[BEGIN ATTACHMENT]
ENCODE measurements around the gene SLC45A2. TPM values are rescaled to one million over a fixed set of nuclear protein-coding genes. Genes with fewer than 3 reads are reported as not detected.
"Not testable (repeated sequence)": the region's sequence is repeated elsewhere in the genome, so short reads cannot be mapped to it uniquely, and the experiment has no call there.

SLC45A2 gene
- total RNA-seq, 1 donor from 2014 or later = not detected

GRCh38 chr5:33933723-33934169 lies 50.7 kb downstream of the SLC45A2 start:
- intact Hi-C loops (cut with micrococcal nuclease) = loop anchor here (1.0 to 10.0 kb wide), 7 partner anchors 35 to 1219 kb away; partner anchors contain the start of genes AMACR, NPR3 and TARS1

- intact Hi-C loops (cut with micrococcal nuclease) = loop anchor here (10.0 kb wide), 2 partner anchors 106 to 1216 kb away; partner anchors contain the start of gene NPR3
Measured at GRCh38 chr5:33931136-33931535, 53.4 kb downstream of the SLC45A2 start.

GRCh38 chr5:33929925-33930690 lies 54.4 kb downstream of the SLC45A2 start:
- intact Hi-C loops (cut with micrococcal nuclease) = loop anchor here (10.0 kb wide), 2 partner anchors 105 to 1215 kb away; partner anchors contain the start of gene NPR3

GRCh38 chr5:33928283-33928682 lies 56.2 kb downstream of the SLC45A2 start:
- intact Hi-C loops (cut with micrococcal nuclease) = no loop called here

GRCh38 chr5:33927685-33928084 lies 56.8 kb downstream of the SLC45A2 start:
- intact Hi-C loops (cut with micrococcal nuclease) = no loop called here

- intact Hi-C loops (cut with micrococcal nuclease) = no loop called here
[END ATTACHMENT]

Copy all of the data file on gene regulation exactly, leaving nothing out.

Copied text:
ENCODE measurements around the gene SLC45A2. TPM values are rescaled to one million over a fixed set of nuclear protein-coding genes. Genes with fewer than 3 reads are reported as not detected.
"Not testable (repeated sequence)": the region's sequence is repeated elsewhere in the genome, so short reads cannot be mapped to it uniquely, and the experiment has no call there.

SLC45A2 gene
- total RNA-seq, 1 donor from 2014 or later = not detected

GRCh38 chr5:33933723-33934169 lies 50.7 kb downstream of the SLC45A2 start:
- intact Hi-C loops (cut with micrococcal nuclease) = loop anchor here (1.0 to 10.0 kb wide), 7 partner anchors 35 to 1219 kb away; partner anchors contain the start of genes AMACR, NPR3 and TARS1

- intact Hi-C loops (cut with micrococcal nuclease) = loop anchor here (10.0 kb wide), 2 partner anchors 106 to 1216 kb away; partner anchors contain the start of gene NPR3
Measured at GRCh38 chr5:33931136-33931535, 53.4 kb downstream of the SLC45A2 start.

GRCh38 chr5:33929925-33930690 lies 54.4 kb downstream of the SLC45A2 start:
- intact Hi-C loops (cut with micrococcal nuclease) = loop anchor here (10.0 kb wide), 2 partner anchors 105 to 1215 kb away; partner anchors contain the start of gene NPR3

GRCh38 chr5:33928283-33928682 lies 56.2 kb downstream of the SLC45A2 start:
- intact Hi-C loops (cut with micrococcal nuclease) = no loop called here

GRCh38 chr5:33927685-33928084 lies 56.8 kb downstream of the SLC45A2 start:
- intact Hi-C loops (cut with micrococcal nuclease) = no loop called here

- intact Hi-C loops (cut with micrococcal nuclease) = no loop called here